Protestant churches have a tradition of the annual church concert, sometimes linked to the church anniversary functions or as an annual set-aside social evening.
The church concert traditionally has an astonishing array of talent (or not so talented) whereby members of the congregation with either selected groups of people or functioning church missional groups put together a skit of some sort and on they go.
The fun of the evening is not so much the theatrical excellence of the participants, although some have misplaced giftedness in their day jobs, rather it is seeing those staid and serious members of the church let down their hair and one sees a totally different side to their characters.
The old adage that you never know what happens behind closed doors in families, shows its colours as being beyond reproof when the stunted actor reveals their true funny bone (as it were) at the church concert. This is where the 'painted face' for Sunday church consumption comes off.
I can recall many a church concert when as a lad growing up in Canberra Baptist Church the annual church concert along with the Easter Youth Camp were where we'd see the other side of those whom we thought we knew as someone serious and sombre suddenly came alive with laughter and hilarity.
Every church we've been involved have had these church concerts and some years ago now at the Banora Point Baptist Church had its anniversary church concert function with all the usual candidates coming out of their proverbial boxes. One thing for certain, in this church as in the others, this is not the time for a boring poem to be read or a blessed elderly sister to sing the philharmonic speciality.
One year my wife Delma and I did a skit, this one titled “Our first date” - which was introduced as two young people from the church youth group, and well versed with their bibles. It was set on a park bench and we introduced ourselves and developed the conversation and relationship all the way to a proposal (in 7 minutes) by quoting romantic bible serves to each other.
The funniest things were that there wasn't a sound in the audience, everyone was listening intently, and afterwards so many came to Delma and seriously asked her whether that truly the way she met Mark. We must have been very convincing.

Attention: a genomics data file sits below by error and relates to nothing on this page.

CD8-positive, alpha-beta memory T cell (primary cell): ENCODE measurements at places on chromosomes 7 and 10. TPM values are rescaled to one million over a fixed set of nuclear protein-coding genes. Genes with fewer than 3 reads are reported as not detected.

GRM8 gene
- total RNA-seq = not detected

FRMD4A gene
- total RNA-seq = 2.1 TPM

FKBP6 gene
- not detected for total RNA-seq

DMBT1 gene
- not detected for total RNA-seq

Another year our skit took a slightly different tact. This time it was our “first kiss”. We set up 15 scenarios, some of them with props from helpers, whereby we came within millimetres of our first kiss (as in the movies when the two about to kiss are disturbed). One prop was of the oldies hitting me with her walking stick. Another was being disturbed by a phone call (yes, we realise there were not mobile phones back in 1972), another had someone calling out for an item and so on.
Finally, on the 16th scenario, I raise Delma up from her seat, kiss her hand and bow, she in turn curtsies, we turned to the audience and bow (the great let down) then as we turn, I grabbed Delma and bought her down in the classic of bowled over in my arms and thereupon finish the job with the biggest of all slobbers! (to much applause).
(That reminds me, when our four children were teenagers, the biggest of all threats for not getting to do a chore done, was to for dad (me) to slobber up my mouth with the most disgusting spit with bubbles and threaten them with a slobber! They'd jump tall buildings with a single bound, run faster than a speeding bullet and escape with more determination than a powerful locomotive than to be confronted with one of dad's slobbers).
Church concerts are fun. Church concerts reveal a whole different side to those in the congregation. Church concerts are part of the vibrant congregation where people don't have a need to be on show all the time.
Moreover there are several biblical announcements relating to something similar to a church concert.
Perhaps when Moses' staff tuned into a snake and ate the prophets of Pharaoh staff that had also tuned into a snake. There would have been a few smirks with that little number.
What of the axe head that flew off into the river and raised itself – now that would have been true-blue church concert material. Elisha would have needed quite a number of curtain calls.
Then there was Jonah doing the vanishing act, got swallowed by a great fish, and turned up doing what he was called to do in the first instant. That's a good'n for the audience.
In the New Testament we see where the tax is in the fish. Got to pay your tax! We might even dare to see where Agatha Christie got her “Who done it” scenarios. Look at Acts where Annaias and Sapphire tried that trick – not me!
What about when Paul gets struck by the viper coming out of the bonfire. He didn't drop dead. That's a tale to tell. And what of Paul turning up before the King who is so (almost) persuaded by the message, that he admits it before the entire royal court – now that's a church concert centre piece if ever there was one!
Yes, enjoy the church concert, do your bit of hilarious acting and conviviality.
Dr Mark Tronson is a Baptist minister (retired) who served as the Australian cricket team chaplain for 17 years (2000 ret) and established Life After Cricket in 2001. He was recognised by the Olympic Ministry Medal in 2009 presented by Carl Lewis Olympian of the Century. He mentors young writers and has written 24 books, and enjoys writing. He is married to Delma, with four adult children and grand-children. Dr Tronson writes a daily article for Christian Today Australia (since 2008) and in November 2016 established Christian Today New Zealand.
Mark Tronson's archive of articles can be viewed at http://www.pressserviceinternational.org/mark-tronson.html